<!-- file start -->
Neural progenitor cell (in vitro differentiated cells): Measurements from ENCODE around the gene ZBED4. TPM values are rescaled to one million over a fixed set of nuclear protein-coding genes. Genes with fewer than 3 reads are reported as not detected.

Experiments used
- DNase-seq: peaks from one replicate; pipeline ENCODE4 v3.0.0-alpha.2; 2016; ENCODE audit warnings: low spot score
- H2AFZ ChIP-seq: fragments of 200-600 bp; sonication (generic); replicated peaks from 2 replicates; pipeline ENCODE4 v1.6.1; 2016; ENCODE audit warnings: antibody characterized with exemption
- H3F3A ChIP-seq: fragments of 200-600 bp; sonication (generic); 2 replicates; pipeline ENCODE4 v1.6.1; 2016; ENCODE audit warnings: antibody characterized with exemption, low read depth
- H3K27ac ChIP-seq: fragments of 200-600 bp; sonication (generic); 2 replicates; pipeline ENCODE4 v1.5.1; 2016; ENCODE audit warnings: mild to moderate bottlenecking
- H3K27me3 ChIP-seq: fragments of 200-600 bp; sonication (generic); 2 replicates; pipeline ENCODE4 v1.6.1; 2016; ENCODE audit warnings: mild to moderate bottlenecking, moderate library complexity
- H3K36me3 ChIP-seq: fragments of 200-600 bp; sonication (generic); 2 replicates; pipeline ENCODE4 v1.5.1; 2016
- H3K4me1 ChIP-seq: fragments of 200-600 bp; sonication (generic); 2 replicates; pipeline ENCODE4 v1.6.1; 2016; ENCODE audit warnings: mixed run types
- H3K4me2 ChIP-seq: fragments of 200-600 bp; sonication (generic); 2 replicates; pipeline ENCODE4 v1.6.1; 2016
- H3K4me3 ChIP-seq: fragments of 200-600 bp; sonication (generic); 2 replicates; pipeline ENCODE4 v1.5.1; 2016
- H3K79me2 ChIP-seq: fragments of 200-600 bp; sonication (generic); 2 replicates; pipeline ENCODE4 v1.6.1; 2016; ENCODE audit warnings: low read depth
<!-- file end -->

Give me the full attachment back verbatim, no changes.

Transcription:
Neural progenitor cell (in vitro differentiated cells): Measurements from ENCODE around the gene ZBED4. TPM values are rescaled to one million over a fixed set of nuclear protein-coding genes. Genes with fewer than 3 reads are reported as not detected.

Experiments used
- DNase-seq: peaks from one replicate; pipeline ENCODE4 v3.0.0-alpha.2; 2016; ENCODE audit warnings: low spot score
- H2AFZ ChIP-seq: fragments of 200-600 bp; sonication (generic); replicated peaks from 2 replicates; pipeline ENCODE4 v1.6.1; 2016; ENCODE audit warnings: antibody characterized with exemption
- H3F3A ChIP-seq: fragments of 200-600 bp; sonication (generic); 2 replicates; pipeline ENCODE4 v1.6.1; 2016; ENCODE audit warnings: antibody characterized with exemption, low read depth
- H3K27ac ChIP-seq: fragments of 200-600 bp; sonication (generic); 2 replicates; pipeline ENCODE4 v1.5.1; 2016; ENCODE audit warnings: mild to moderate bottlenecking
- H3K27me3 ChIP-seq: fragments of 200-600 bp; sonication (generic); 2 replicates; pipeline ENCODE4 v1.6.1; 2016; ENCODE audit warnings: mild to moderate bottlenecking, moderate library complexity
- H3K36me3 ChIP-seq: fragments of 200-600 bp; sonication (generic); 2 replicates; pipeline ENCODE4 v1.5.1; 2016
- H3K4me1 ChIP-seq: fragments of 200-600 bp; sonication (generic); 2 replicates; pipeline ENCODE4 v1.6.1; 2016; ENCODE audit warnings: mixed run types
- H3K4me2 ChIP-seq: fragments of 200-600 bp; sonication (generic); 2 replicates; pipeline ENCODE4 v1.6.1; 2016
- H3K4me3 ChIP-seq: fragments of 200-600 bp; sonication (generic); 2 replicates; pipeline ENCODE4 v1.5.1; 2016
- H3K79me2 ChIP-seq: fragments of 200-600 bp; sonication (generic); 2 replicates; pipeline ENCODE4 v1.6.1; 2016; ENCODE audit warnings: low read depth